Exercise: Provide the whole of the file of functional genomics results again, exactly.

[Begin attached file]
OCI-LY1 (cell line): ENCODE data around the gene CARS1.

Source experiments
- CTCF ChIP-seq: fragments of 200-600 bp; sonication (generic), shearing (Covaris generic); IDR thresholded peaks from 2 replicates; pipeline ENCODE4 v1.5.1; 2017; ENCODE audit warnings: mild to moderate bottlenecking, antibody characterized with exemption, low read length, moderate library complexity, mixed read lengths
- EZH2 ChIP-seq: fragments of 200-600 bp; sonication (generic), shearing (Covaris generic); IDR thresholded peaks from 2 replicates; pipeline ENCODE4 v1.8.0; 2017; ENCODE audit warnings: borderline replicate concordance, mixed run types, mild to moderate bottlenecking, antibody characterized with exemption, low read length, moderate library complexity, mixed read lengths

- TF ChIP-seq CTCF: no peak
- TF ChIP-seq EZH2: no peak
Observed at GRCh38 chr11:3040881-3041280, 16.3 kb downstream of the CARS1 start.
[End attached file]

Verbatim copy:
OCI-LY1 (cell line): ENCODE data around the gene CARS1.

Source experiments
- CTCF ChIP-seq: fragments of 200-600 bp; sonication (generic), shearing (Covaris generic); IDR thresholded peaks from 2 replicates; pipeline ENCODE4 v1.5.1; 2017; ENCODE audit warnings: mild to moderate bottlenecking, antibody characterized with exemption, low read length, moderate library complexity, mixed read lengths
- EZH2 ChIP-seq: fragments of 200-600 bp; sonication (generic), shearing (Covaris generic); IDR thresholded peaks from 2 replicates; pipeline ENCODE4 v1.8.0; 2017; ENCODE audit warnings: borderline replicate concordance, mixed run types, mild to moderate bottlenecking, antibody characterized with exemption, low read length, moderate library complexity, mixed read lengths

- TF ChIP-seq CTCF: no peak
- TF ChIP-seq EZH2: no peak
Observed at GRCh38 chr11:3040881-3041280, 16.3 kb downstream of the CARS1 start.